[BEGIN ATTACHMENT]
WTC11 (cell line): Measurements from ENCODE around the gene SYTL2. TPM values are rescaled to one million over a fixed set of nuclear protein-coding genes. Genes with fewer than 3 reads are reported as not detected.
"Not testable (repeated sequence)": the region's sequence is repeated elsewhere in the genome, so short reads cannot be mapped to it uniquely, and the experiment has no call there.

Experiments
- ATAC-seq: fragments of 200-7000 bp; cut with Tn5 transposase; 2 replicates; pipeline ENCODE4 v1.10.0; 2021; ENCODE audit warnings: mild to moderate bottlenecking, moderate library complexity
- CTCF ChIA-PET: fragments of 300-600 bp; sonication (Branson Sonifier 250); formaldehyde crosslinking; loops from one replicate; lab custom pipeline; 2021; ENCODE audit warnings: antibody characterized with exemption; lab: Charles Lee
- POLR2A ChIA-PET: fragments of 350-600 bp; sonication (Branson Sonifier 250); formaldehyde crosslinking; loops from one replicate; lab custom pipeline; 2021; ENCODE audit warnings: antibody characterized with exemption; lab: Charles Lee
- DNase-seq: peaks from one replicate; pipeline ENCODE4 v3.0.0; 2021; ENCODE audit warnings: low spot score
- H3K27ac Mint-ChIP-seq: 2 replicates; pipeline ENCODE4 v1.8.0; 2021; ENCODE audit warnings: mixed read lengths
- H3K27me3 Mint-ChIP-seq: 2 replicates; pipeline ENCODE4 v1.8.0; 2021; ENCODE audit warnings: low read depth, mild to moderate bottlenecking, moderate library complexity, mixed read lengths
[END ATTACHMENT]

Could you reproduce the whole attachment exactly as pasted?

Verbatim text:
WTC11 (cell line): Measurements from ENCODE around the gene SYTL2. TPM values are rescaled to one million over a fixed set of nuclear protein-coding genes. Genes with fewer than 3 reads are reported as not detected.
"Not testable (repeated sequence)": the region's sequence is repeated elsewhere in the genome, so short reads cannot be mapped to it uniquely, and the experiment has no call there.

Experiments
- ATAC-seq: fragments of 200-7000 bp; cut with Tn5 transposase; 2 replicates; pipeline ENCODE4 v1.10.0; 2021; ENCODE audit warnings: mild to moderate bottlenecking, moderate library complexity
- CTCF ChIA-PET: fragments of 300-600 bp; sonication (Branson Sonifier 250); formaldehyde crosslinking; loops from one replicate; lab custom pipeline; 2021; ENCODE audit warnings: antibody characterized with exemption; lab: Charles Lee
- POLR2A ChIA-PET: fragments of 350-600 bp; sonication (Branson Sonifier 250); formaldehyde crosslinking; loops from one replicate; lab custom pipeline; 2021; ENCODE audit warnings: antibody characterized with exemption; lab: Charles Lee
- DNase-seq: peaks from one replicate; pipeline ENCODE4 v3.0.0; 2021; ENCODE audit warnings: low spot score
- H3K27ac Mint-ChIP-seq: 2 replicates; pipeline ENCODE4 v1.8.0; 2021; ENCODE audit warnings: mixed read lengths
- H3K27me3 Mint-ChIP-seq: 2 replicates; pipeline ENCODE4 v1.8.0; 2021; ENCODE audit warnings: low read depth, mild to moderate bottlenecking, moderate library complexity, mixed read lengths